Don’t Fall Victim to Fake News

Lexington, Ky. (June 18, 2019) –  The internet is a tremendous and powerful platform for researching, communicating, learning, and staying informed about news from near and afar. Whether we are checking for local stories or news from around the world, the internet has revolutionized the way we consume and share news with colleagues, friends, and family. Gone are the days when we waited for the 6 o’clock news to learn about the events of the day.

Today, we are able to learn about important events in real time. In cases of natural disasters and other unforeseen emergencies, the media is able to relay news via various platforms within minutes. Not only does this ability to rapidly deliver news alerts or warnings save lives, it also provides citizens opportunities to assist in gathering and deploying resources required to assist victims. During hurricanes and other emergencies, we often hear stories of heroes who travel to affected areas with boats, food, and other resources to offer support. In some ways having access to news is critical to saving lives.
 
Research shows that while television remains the most common medium for accessing news, it has been steadily declining over the last few years—mostly thanks to the use of mobile devices.  According to the Pew Research Center, from 2016 to 2018, the percentage of people who got their news from television declined from 57% to 49% as the percentage of people who got their news from either news websites or social media increased[1]. Social media is particularly interesting as national and local news media have adopted a model of sharing breaking news via popular platforms like Twitter and Facebook with links to full articles on their websites.

When searching for online news, we may unknowingly be exposed to so-called news content from “shady” sources. Despite the fact that most applications that offer news also provide filters for us to control what we can see and who it comes from, we are still inundated with a tremendous amount of information. It is then up to us to make judgements on whether an article and its author are reliable.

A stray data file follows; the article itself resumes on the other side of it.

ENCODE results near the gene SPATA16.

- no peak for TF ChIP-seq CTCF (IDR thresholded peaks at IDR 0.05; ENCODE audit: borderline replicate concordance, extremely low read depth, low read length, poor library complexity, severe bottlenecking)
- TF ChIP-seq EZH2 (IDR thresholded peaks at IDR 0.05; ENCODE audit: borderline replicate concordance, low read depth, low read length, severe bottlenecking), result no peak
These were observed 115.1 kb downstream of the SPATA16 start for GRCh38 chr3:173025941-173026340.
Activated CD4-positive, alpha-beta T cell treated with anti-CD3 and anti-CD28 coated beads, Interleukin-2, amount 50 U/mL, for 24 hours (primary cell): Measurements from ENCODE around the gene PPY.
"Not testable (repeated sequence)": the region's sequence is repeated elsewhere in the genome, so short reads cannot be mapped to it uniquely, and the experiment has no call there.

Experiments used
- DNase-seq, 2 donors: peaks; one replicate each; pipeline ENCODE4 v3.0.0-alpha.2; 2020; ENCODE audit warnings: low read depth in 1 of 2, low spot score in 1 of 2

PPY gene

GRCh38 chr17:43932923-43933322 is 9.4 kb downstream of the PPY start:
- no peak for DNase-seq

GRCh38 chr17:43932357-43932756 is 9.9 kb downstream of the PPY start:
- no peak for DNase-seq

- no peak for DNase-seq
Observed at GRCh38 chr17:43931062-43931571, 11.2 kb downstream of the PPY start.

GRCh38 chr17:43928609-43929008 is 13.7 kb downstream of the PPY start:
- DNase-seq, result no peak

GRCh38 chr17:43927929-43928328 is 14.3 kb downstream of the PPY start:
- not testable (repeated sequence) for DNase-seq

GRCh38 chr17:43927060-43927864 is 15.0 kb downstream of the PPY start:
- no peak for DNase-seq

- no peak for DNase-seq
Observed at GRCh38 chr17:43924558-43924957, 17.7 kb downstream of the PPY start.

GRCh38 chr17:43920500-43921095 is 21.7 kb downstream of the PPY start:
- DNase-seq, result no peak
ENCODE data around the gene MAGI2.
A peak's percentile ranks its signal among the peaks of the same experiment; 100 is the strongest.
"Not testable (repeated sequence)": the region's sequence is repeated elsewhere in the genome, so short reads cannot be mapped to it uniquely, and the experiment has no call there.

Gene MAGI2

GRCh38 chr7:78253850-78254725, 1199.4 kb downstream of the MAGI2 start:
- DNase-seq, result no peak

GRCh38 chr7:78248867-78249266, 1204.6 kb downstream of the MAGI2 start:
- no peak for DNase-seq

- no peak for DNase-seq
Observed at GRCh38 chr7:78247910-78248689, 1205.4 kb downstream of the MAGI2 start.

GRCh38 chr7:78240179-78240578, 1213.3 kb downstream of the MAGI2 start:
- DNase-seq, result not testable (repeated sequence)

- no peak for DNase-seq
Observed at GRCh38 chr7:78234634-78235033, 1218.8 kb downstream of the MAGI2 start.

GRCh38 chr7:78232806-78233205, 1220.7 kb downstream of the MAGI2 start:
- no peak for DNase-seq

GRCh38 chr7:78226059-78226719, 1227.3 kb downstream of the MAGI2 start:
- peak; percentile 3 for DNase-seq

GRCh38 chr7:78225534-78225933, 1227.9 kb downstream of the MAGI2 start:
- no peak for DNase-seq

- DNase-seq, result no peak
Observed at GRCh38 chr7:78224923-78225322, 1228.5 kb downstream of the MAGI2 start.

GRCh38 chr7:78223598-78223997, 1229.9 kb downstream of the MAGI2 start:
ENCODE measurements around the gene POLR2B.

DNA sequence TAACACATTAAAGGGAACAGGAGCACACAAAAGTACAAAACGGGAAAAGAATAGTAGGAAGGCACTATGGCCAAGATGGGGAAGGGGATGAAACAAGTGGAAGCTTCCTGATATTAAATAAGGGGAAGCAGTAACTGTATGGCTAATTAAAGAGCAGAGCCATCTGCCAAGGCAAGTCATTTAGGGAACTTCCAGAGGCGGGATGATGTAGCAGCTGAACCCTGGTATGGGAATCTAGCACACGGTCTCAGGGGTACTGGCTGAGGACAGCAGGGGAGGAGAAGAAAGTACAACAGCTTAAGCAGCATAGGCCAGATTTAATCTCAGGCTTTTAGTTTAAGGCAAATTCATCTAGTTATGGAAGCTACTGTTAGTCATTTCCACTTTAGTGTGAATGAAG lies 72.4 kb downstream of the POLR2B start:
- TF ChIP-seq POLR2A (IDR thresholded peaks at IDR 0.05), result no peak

As the amount of news content available online has skyrocketed in recent years, so has the threat of “fake news,” which is defined as “false, often sensational, information disseminated under the guise of news reporting.” This phenomenon is driven by malicious actors whose goals are to spread disinformation masquerading as real news—with the goal of shaping opinions or even just causing chaos.

With all its incredible benefits, social media is also an effective tool for spreading fake news. While some of these fake news articles may seem mostly implausible, others appear genuine and can gain traction and spread to all corners of the globe within minutes.

So what can you do to ensure you are accessing legitimate news article and not falling victim to malicious actors?  

The first tip is learning to identify what constitutes a legitimate news article. A true “news story is a factual, prose story for print or broadcast media about a person, place or event answering these five questions: who, what, when, where, why and how. A news story is written in the inverted-pyramid style, giving the most important information first and additional details later.”[2]

Other types of articles that may be published by news media include opinion pieces or editorials. Opinion pieces are articles that offer the author’s personal views, which may be nonfactual and controversial. With the rise of cable television and the rise in political punditry, opinions can sometimes be mistaken for news. When dealing with opinion pieces, it is important to recognize that they may sometimes be inadvertently informed by fake news.

Editorials are articles “written by an editor that expresses a newspaper’s or publishing house’s own views and policies on a current issue. If written by an outsider it normally carries a disclaimer saying the article does not necessarily reflect the publisher’s official views.”[3]